| April 8, 2006
Don’t alter your records in a malpractice case.
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Don’t alter your records in a malpractice case AND don’t write false affidavits for another doctor in a malpractice case.
“Don’t alter your records in a malpractice case AND don’t write false affidavits for another doctor in a malpractice case. “
Wrong. The first one is illegal, the 2nd is a standard of practice.
One of my two brushes with the legal establishement while a physician involved a doctored chart.
The patient suffered a stroke at home 5 days postpartum that was likely due to her hypertension. Hypertension that was likely present prenatally, was treated throughout pregnancy as pregnancy induced hypertension in the usual maner with aldomet and her blood pressure returned to borderline elevated postpartum.
Once the stroke was known and the patient was admitted the attending anesthesiologist wrote a highly detailed note in the chart dated two days post partum about how we thoroughly checked her blood pressure and spoke with her by phone post partum day 2 indicating she felt well.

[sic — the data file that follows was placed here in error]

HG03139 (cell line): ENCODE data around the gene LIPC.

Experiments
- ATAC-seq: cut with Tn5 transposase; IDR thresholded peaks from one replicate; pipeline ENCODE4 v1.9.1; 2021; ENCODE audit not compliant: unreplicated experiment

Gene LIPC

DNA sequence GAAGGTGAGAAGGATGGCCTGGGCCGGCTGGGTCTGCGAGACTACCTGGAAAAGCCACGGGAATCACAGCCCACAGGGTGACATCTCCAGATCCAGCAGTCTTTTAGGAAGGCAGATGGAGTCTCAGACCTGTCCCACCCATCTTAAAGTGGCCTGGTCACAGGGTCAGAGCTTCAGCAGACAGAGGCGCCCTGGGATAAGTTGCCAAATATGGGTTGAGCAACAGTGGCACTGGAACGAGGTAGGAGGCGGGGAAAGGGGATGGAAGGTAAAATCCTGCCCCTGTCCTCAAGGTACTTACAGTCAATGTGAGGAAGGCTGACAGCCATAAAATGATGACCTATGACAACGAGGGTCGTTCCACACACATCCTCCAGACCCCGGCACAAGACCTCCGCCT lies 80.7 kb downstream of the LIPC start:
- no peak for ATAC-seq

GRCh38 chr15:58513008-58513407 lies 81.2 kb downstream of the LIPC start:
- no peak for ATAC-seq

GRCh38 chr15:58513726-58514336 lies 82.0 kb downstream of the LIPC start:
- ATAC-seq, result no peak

The thing is we did do these things as a matter of routine care, and I had specific recall of the phone conversation with the patient, a routine part of post-anesthesia care when patients are discharged so soon after a procedure that we cannot provide comprehensive followup while the patient is still at the hospital.
The problem was none of this was documented. So no big deal. The bigger problem was that the attending decided that it should be documented, Ok fine, but the gargantuan mistake was dating the note as if it were documented contemporaneous to the actual timing of the patient contact. The attending managed to make the effort so transparent it was almost painful for anyone to read. Though nothing wrong was done, the fear of litigation led this attending to create a paper trail that screamed of cover-up, even though there was nothing to cover. A medico-legal non-event became a slam dunk for the lawyers. Once one part of the chart is easily refuted as a fabrication then no one on the case can hope for honest and frank testamony to save their ass. The case settled for an an amount I can only guess at.
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